By 1981 protest, far from being quelled, was becoming more widespread. I had been spending much time in Poland and shared in the widespread speculation that Leonid Brezhnev was on the verge of intervention to bring Poland back to heel, restoring the country as Moscow’s orthodox communist acolyte. Partly to deter the Russians, Poland’s premier Wojciech Jaruzelski decided to deal with this challenge to his power by imposing martial law. It later became known that the Soviet military, already being bloodied in Afghanistan, had cautioned against opening another front, and that the Politburo in Moscow accepted this advice. Given this precedent, I wonder whether Putin listened to his military before ordering the invasion of Ukraine?

Back in 1981, the Polish leadership soon learned that martial law could only serve as a temporary brake on protest. After 18 months it was lifted, and a softer form of communism spluttered on. Early in 1989, around six months before the breach of the Berlin Wall, Poland held its first genuinely free general election. It was an unmistakable message to Gorbachev’s Kremlin. Poland’s shift towards democracy signalled the demise of the Soviet Union’s communist bloc. Gorbachev accepted what was happening. Putin was still a hidden KGB operator, but as we now know he never reconciled himself to the loss of the empire.

After the fall of the Berlin Wall, the reunification of Germany arguably became inevitable. Even Gorbachev recognised the uncomfortable truth. But the USSR assumed that reunification would be a drawn-out process, lasting years. Soviet foreign minister Eduard Shevardnadze thought so too and personally assured me of it at the time. But the so-called “two plus four” negotiations between the two German states and the US, UK, USSR and France were completed within a year and, with the blessing of the USSR as well as the west, a united Germany assumed its new identity in October 1990. An era of peaceful co-existence was launched.

But given the new-found goodwill across the old east-west faultlines, a great opportunity was missed to negotiate a future European security architecture. I was at the Council of Europe meeting where Gorbachev outlined tentative proposals for a “common European home,” built on economic and strategic co-operation across ideological divides and with “the sovereign right of each people to choose their own social system.” There was even a tentative suggestion for the Soviet Union to join Nato. But none of this was followed up.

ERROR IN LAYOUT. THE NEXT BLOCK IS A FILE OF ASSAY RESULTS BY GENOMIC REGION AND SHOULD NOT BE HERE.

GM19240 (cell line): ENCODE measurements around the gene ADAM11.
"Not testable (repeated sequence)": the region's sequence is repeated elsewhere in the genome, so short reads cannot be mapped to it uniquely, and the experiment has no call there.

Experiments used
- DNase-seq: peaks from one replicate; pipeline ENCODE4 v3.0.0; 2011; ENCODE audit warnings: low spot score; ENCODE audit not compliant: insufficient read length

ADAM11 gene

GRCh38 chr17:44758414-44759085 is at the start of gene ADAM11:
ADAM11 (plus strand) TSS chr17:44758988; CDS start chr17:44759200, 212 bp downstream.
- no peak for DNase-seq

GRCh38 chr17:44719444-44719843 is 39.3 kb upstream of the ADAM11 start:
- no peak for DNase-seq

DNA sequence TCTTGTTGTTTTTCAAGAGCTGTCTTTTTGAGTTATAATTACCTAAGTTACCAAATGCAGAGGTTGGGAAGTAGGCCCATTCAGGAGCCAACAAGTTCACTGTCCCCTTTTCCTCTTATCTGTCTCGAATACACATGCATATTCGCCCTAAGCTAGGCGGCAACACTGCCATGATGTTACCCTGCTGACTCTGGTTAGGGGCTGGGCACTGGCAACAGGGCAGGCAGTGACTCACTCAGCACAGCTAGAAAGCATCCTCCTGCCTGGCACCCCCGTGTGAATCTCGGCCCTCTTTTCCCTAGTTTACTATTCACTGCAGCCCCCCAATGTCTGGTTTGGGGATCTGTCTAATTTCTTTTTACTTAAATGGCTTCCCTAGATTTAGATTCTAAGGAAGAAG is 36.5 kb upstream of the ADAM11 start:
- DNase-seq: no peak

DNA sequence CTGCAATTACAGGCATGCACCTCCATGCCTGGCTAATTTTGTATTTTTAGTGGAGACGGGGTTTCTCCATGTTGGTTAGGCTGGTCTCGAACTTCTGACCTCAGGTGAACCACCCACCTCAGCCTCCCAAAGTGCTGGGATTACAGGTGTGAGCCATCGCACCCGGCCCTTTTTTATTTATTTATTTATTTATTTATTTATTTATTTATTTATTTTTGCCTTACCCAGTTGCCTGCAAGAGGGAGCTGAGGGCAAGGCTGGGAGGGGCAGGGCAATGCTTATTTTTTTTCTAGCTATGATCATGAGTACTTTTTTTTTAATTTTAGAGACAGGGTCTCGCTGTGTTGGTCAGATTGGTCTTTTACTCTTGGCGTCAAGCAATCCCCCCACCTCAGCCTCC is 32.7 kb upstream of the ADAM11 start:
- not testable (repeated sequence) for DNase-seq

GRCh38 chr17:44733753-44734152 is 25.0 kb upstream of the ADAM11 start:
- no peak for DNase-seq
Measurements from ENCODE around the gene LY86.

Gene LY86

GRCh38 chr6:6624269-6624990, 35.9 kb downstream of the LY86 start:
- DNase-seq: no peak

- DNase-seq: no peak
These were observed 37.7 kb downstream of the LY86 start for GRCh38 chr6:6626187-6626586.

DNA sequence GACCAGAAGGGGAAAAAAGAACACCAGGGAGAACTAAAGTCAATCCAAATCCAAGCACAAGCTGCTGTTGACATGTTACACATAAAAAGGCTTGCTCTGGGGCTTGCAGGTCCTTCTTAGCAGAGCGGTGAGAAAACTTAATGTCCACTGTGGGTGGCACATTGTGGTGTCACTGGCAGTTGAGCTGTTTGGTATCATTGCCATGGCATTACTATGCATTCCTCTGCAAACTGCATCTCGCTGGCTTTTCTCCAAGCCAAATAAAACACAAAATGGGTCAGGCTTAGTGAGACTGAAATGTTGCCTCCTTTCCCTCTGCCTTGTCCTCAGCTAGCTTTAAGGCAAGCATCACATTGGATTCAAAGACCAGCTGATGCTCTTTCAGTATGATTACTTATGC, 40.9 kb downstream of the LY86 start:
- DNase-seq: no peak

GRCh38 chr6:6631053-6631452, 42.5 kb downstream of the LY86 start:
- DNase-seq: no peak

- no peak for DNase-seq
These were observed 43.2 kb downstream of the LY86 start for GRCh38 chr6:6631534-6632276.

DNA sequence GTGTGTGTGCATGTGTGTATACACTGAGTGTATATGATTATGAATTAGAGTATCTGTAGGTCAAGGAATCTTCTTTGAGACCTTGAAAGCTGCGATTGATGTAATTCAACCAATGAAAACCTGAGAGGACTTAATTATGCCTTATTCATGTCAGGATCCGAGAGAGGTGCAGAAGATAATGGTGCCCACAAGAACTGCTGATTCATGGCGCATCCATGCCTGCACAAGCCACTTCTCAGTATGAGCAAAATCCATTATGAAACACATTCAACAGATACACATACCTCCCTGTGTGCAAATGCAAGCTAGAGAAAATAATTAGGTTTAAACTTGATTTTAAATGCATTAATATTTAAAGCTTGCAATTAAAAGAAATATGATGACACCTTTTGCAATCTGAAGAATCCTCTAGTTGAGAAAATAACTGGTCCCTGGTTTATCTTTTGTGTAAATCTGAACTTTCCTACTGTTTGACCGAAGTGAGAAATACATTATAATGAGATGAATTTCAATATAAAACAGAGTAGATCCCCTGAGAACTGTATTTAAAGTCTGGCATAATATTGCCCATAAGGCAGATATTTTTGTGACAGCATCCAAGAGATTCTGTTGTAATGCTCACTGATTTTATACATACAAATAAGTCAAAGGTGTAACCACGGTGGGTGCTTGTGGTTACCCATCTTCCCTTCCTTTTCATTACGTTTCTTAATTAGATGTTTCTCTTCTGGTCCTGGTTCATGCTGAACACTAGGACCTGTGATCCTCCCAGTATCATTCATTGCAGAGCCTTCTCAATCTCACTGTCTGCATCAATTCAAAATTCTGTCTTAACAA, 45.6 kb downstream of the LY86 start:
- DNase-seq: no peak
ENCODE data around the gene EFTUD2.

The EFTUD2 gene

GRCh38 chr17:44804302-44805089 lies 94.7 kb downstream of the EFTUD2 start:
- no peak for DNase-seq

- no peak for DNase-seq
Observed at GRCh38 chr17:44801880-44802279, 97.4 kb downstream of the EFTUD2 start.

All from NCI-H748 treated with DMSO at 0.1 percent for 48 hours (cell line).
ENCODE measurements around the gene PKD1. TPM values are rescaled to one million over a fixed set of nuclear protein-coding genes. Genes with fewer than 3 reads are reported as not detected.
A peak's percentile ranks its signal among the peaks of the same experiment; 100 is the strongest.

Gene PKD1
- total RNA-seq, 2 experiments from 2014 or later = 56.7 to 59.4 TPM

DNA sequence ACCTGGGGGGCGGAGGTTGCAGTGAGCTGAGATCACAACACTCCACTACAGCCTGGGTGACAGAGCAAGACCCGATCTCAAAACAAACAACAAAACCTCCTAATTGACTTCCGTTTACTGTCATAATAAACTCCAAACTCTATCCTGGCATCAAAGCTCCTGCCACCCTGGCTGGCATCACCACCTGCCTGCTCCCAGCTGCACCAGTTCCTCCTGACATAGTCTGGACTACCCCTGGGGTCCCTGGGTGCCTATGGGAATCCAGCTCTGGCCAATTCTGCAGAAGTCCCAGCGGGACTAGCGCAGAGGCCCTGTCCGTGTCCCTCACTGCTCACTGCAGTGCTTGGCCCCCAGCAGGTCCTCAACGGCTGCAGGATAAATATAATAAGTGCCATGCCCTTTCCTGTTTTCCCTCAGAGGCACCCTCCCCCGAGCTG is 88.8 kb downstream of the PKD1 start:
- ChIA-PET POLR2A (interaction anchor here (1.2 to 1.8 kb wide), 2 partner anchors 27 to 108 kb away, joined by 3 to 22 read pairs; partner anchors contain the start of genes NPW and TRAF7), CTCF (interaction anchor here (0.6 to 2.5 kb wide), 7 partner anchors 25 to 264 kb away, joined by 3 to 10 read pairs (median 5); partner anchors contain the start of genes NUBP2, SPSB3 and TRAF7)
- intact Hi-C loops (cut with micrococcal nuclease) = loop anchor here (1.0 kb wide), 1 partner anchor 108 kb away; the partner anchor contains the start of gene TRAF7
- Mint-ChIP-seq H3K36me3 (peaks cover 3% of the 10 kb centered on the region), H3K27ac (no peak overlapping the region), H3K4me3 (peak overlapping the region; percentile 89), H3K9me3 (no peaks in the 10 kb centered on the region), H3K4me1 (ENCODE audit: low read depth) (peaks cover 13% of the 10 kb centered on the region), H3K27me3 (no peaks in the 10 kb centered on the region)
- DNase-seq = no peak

Crucially, the size of Nato’s future sphere was left ambiguous. While agreement had been reached that a united Germany would be a Nato member, there were no decisions on the possible extension of membership. At the time of the two plus four agreement, US secretary of state James Baker told Gorbachev that Nato would not expand “one inch to the east,” though his exact meaning is the subject of some debate. Germany’s chancellor Helmut Kohl and UK prime minister John Major offered similar assurances. However, US president George HW Bush, opposed to the idea of giving any such guarantees, rowed them back. Nothing was put down in formal writing.

Polish hero Lech Wałęsa © Keystone/Getty Images Polish hero Lech Wałęsa © Keystone/Getty Images

Polish hero Lech Wałęsa © Keystone/Getty Images

For the western powers, that was the end of it. Not so for the Russians—though at the time Gorbachev may have been too preoccupied with domestic issues to pay much attention. Putin has always treated Nato’s expansion to the east as a betrayal of supposedly firm commitments and as a threat to Russia’s vital security interests. He uses this argument as part of his justification for the war in Ukraine.

That war has destroyed the promise of 1989 and the admittedly patchy gains of peaceful co-existence. Having closely followed east-west relations for decades, it was deeply dispiriting to see how the high hopes at the end of the Cold War dissipated. Lessons learned were ignored. Opportunities to secure lasting gains were missed. The west’s attention on Russia waxed and waned.

Now Europe’s dangerous east-west division is back with a vengeance. But the indiscriminate destruction and butchery of civilians in Ukraine has taken Russia back further, to the kind of horror seen when I was a child. The Nazis established concentration camps to implement the mass killing of Jews and other undesirables. Putin so far at least has no gas chambers. But he uses his soldiers and his missiles to do the killing, all with the aim of exterminating Ukrainian identity. Putin’s intent is not far from genocide, and to my mind there is an inescapable parallel with Hitler and the Holocaust.

The original update to this piece recorded Hella Pick's age at death as 94. In fact, she was 96 when she passed away on 4th April 2024 and the text has been amended to reflect this